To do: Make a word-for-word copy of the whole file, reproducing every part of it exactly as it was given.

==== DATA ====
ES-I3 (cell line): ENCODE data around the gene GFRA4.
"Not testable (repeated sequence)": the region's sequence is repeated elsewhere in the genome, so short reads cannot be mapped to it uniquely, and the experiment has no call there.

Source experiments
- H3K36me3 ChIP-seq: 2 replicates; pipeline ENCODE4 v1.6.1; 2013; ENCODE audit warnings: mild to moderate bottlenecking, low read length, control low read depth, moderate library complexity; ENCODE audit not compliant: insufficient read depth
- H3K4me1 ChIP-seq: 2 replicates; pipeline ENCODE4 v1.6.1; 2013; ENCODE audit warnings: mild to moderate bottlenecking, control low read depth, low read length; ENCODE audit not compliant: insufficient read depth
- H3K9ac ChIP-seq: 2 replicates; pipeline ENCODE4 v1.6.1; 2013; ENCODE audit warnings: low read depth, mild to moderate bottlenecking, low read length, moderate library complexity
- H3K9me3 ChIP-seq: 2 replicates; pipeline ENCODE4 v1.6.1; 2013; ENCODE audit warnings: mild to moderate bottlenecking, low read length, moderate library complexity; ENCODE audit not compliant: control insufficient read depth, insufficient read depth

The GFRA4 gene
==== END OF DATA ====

ES-I3 (cell line): ENCODE data around the gene GFRA4.
"Not testable (repeated sequence)": the region's sequence is repeated elsewhere in the genome, so short reads cannot be mapped to it uniquely, and the experiment has no call there.

Source experiments
- H3K36me3 ChIP-seq: 2 replicates; pipeline ENCODE4 v1.6.1; 2013; ENCODE audit warnings: mild to moderate bottlenecking, low read length, control low read depth, moderate library complexity; ENCODE audit not compliant: insufficient read depth
- H3K4me1 ChIP-seq: 2 replicates; pipeline ENCODE4 v1.6.1; 2013; ENCODE audit warnings: mild to moderate bottlenecking, control low read depth, low read length; ENCODE audit not compliant: insufficient read depth
- H3K9ac ChIP-seq: 2 replicates; pipeline ENCODE4 v1.6.1; 2013; ENCODE audit warnings: low read depth, mild to moderate bottlenecking, low read length, moderate library complexity
- H3K9me3 ChIP-seq: 2 replicates; pipeline ENCODE4 v1.6.1; 2013; ENCODE audit warnings: mild to moderate bottlenecking, low read length, moderate library complexity; ENCODE audit not compliant: control insufficient read depth, insufficient read depth

The GFRA4 gene